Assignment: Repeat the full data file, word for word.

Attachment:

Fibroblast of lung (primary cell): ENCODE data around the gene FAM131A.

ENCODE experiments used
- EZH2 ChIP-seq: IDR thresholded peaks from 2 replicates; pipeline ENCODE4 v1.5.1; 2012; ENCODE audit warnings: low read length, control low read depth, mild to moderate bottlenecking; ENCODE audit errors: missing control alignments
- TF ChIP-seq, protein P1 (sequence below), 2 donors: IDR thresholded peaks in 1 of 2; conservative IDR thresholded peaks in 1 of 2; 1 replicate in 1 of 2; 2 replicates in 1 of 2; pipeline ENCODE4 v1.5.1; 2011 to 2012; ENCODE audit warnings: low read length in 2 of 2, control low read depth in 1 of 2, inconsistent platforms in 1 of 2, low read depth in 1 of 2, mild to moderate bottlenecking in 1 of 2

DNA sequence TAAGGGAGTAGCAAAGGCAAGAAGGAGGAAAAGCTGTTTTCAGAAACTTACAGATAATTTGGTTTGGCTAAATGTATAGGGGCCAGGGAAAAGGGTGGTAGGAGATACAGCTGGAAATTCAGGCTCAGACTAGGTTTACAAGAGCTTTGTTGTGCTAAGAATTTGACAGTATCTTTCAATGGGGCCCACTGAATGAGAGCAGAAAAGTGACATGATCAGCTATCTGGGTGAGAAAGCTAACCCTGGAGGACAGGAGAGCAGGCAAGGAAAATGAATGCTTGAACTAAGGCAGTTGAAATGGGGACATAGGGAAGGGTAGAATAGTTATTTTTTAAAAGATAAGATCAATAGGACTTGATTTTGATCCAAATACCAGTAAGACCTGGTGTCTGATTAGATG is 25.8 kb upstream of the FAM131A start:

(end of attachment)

Fibroblast of lung (primary cell): ENCODE data around the gene FAM131A.

ENCODE experiments used
- EZH2 ChIP-seq: IDR thresholded peaks from 2 replicates; pipeline ENCODE4 v1.5.1; 2012; ENCODE audit warnings: low read length, control low read depth, mild to moderate bottlenecking; ENCODE audit errors: missing control alignments
- TF ChIP-seq, protein P1 (sequence below), 2 donors: IDR thresholded peaks in 1 of 2; conservative IDR thresholded peaks in 1 of 2; 1 replicate in 1 of 2; 2 replicates in 1 of 2; pipeline ENCODE4 v1.5.1; 2011 to 2012; ENCODE audit warnings: low read length in 2 of 2, control low read depth in 1 of 2, inconsistent platforms in 1 of 2, low read depth in 1 of 2, mild to moderate bottlenecking in 1 of 2

DNA sequence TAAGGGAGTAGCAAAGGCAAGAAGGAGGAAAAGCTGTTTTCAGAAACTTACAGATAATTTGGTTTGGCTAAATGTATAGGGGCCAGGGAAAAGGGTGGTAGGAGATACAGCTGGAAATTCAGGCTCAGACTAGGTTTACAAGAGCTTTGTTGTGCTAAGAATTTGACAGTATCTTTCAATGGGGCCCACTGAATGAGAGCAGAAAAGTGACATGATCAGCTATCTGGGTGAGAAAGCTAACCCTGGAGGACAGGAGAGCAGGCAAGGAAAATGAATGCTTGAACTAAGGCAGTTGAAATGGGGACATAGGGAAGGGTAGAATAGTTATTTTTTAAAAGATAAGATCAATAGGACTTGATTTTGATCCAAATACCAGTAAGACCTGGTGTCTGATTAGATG is 25.8 kb upstream of the FAM131A start: